You’re hurt by the littlest of things. Everything that impacts you takes on a life of its own. No matter how small the problem, it quickly escalates in your mind into a monumental setback. You’ve even considered calling in sick and skipping out on things you once enjoyed simply because you can’t bear repeating old things. And in some cases, those “old enjoyments” no longer align with your new views. If people don’t “get it”, it often makes things much worse in your mind than they are in reality; because you know that your new way of thinking is now aligned more than ever with who you are meant to be.

  4. You are truly ready to change your current situation.

    There is no longer attachment to what you do. You question everything. What used to make sense now simply makes you angry, hurt or upset. How could you have ever enjoyed this? You question your judgment over and over again, wondering how you ended up where you are today. You dream about changing your current situation on a continual basis; and deep down inside, you know its time.

  5. You catch yourself living in the past.

    Remember when times were good? You think fondly about days long ago. Yet more than likely, you remember being happy, not about what you did during each of those days. What gives us happiness and enjoyment is enjoying what we do. If you no longer find joy, even in something you used to months or years ago, it can change your perception. Living in the past brings up nostalgia, not reality. And no matter how hard we try, the past can never be experienced through excited eyes again. Instead, it’s time to find that same excitement you had during past great experiences, and project that excitement into your current direction.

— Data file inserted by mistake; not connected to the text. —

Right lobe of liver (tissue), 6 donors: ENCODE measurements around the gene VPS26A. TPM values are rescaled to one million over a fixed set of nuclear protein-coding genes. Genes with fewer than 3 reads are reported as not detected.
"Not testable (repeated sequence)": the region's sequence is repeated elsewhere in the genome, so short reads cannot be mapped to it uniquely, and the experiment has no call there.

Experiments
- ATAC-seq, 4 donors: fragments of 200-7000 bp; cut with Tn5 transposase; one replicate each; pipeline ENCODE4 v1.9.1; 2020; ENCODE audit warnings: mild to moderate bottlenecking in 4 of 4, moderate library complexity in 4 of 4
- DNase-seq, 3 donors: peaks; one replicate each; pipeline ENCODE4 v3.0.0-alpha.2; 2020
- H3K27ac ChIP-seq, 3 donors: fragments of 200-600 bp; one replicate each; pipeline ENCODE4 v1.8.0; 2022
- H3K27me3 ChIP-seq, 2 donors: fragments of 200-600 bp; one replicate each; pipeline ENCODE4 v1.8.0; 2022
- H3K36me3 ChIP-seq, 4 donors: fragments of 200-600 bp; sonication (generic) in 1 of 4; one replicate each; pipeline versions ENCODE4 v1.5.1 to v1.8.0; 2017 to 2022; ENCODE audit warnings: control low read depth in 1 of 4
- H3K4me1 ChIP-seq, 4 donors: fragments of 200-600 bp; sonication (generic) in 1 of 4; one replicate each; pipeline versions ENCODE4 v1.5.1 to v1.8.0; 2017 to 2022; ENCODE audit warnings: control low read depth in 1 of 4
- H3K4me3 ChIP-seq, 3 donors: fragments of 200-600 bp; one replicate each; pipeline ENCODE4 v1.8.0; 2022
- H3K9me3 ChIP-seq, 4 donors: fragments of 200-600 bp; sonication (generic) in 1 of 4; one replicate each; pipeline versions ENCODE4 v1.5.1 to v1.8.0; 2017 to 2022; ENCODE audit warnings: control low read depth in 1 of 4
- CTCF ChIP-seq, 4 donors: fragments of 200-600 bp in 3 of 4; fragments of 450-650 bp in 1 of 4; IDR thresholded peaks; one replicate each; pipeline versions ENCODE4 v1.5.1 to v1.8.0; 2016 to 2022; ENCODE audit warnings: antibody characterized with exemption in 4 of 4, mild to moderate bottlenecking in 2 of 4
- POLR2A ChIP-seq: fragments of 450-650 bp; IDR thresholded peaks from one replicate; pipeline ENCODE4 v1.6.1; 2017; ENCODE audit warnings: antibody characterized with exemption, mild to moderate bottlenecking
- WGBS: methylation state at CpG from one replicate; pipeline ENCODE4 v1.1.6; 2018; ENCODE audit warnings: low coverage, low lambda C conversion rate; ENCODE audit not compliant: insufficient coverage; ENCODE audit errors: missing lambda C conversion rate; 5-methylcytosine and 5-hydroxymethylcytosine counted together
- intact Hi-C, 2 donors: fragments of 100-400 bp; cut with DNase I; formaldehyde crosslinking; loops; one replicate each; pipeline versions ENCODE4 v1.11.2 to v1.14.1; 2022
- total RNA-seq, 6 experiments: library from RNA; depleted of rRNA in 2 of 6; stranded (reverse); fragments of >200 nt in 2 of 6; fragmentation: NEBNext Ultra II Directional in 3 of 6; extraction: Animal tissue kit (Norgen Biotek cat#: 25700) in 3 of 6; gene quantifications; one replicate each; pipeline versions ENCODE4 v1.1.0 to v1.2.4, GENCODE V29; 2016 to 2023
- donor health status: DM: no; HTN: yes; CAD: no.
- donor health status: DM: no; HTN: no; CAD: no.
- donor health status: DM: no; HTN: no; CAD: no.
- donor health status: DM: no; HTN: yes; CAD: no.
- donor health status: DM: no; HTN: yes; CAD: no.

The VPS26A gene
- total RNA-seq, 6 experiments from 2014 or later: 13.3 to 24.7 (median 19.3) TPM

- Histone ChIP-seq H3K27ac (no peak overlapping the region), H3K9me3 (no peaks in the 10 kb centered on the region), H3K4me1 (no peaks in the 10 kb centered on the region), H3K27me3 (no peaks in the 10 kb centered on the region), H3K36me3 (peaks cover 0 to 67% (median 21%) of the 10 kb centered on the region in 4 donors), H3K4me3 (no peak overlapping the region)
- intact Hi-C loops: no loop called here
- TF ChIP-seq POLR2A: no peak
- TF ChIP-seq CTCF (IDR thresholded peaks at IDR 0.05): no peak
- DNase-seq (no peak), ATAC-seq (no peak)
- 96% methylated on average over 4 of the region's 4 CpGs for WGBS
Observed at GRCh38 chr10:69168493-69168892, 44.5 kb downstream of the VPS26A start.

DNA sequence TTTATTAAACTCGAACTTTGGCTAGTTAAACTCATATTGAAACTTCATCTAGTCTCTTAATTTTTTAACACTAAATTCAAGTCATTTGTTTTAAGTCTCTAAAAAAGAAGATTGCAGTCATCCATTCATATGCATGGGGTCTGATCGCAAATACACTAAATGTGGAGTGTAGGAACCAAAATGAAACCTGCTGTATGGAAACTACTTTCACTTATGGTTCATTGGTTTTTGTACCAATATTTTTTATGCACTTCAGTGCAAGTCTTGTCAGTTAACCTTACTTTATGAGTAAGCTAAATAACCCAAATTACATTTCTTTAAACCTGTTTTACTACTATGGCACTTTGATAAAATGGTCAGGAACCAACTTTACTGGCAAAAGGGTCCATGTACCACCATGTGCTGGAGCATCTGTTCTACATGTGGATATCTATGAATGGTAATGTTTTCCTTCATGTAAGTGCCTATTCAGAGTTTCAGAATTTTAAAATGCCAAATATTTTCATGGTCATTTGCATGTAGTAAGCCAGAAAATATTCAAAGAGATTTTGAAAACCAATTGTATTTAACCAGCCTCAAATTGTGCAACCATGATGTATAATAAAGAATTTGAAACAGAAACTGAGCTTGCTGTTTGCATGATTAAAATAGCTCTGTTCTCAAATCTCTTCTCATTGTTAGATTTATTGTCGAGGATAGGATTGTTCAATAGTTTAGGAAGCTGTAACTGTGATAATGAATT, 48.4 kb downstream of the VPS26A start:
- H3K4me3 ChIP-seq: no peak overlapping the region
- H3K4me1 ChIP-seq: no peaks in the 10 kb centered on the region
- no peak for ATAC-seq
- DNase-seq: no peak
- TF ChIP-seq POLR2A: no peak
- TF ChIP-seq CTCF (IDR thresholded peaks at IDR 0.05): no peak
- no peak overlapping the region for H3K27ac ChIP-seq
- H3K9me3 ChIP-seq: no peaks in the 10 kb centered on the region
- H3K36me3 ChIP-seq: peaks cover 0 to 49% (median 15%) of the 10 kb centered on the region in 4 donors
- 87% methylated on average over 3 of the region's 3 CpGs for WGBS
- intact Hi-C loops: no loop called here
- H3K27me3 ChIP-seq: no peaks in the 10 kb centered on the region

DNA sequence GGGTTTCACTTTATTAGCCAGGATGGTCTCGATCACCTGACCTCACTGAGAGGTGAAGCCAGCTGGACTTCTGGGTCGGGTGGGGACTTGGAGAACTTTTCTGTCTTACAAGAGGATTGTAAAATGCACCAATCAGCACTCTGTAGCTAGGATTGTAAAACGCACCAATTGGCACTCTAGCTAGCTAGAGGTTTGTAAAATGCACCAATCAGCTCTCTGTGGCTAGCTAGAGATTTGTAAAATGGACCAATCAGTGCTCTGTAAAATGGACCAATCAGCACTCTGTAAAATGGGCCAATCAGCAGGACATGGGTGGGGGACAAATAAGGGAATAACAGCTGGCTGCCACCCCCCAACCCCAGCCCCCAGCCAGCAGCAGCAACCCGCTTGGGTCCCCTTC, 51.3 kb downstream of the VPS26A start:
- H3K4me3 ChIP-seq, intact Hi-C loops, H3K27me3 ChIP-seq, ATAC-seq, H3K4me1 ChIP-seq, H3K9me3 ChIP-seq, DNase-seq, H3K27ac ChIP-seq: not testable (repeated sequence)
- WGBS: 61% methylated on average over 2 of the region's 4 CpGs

6. You continue to see signs towards your new direction.

    The law of attraction simply states that what you deliver out into the world comes back to you tenfold. What you think about becomes your reality. Where you put your energy is what is delivered to you. Those signs are clear; yet you may be ignoring or pushing them aside.

  7. Your new desires keep you awake at night.

    I know you. You wake up at 2 AM and quickly find a pen and paper to write your ideas down. Hour after hour clicks by while you breathe life into your thoughts, seeing them perfectly as they unfold before you, changing your life once and for all. Then 6 AM clicks and the drudgery begins. You channel your ideas to the back of your mind, until 2 AM rolls around once more. If only there was as way to turn it all around, and have your dreams become the best part of your day.

Do you see yourself in any of these situations? If so, its time to do something about it.

Change is scary. But the rewards can far outweigh the costs of putting change into your life. Yes, your life might be radically different than what it was before. Yes, the people and things in your life may adjust. But if you allow the real you to shine through, imagine the new happiness you’ll have from this day forward.

It makes it all worth it, right?

Lori Osterberg is a writer, photographer, serial entrepreneur and business coach. She has co-founded VisionOfSuccess.com with her husband, a site that is dedicated to helping women define their big ideas, pinpoint their exact target audience and develop a successful profit zone around her. Follow her at VisionOfSuccess.com.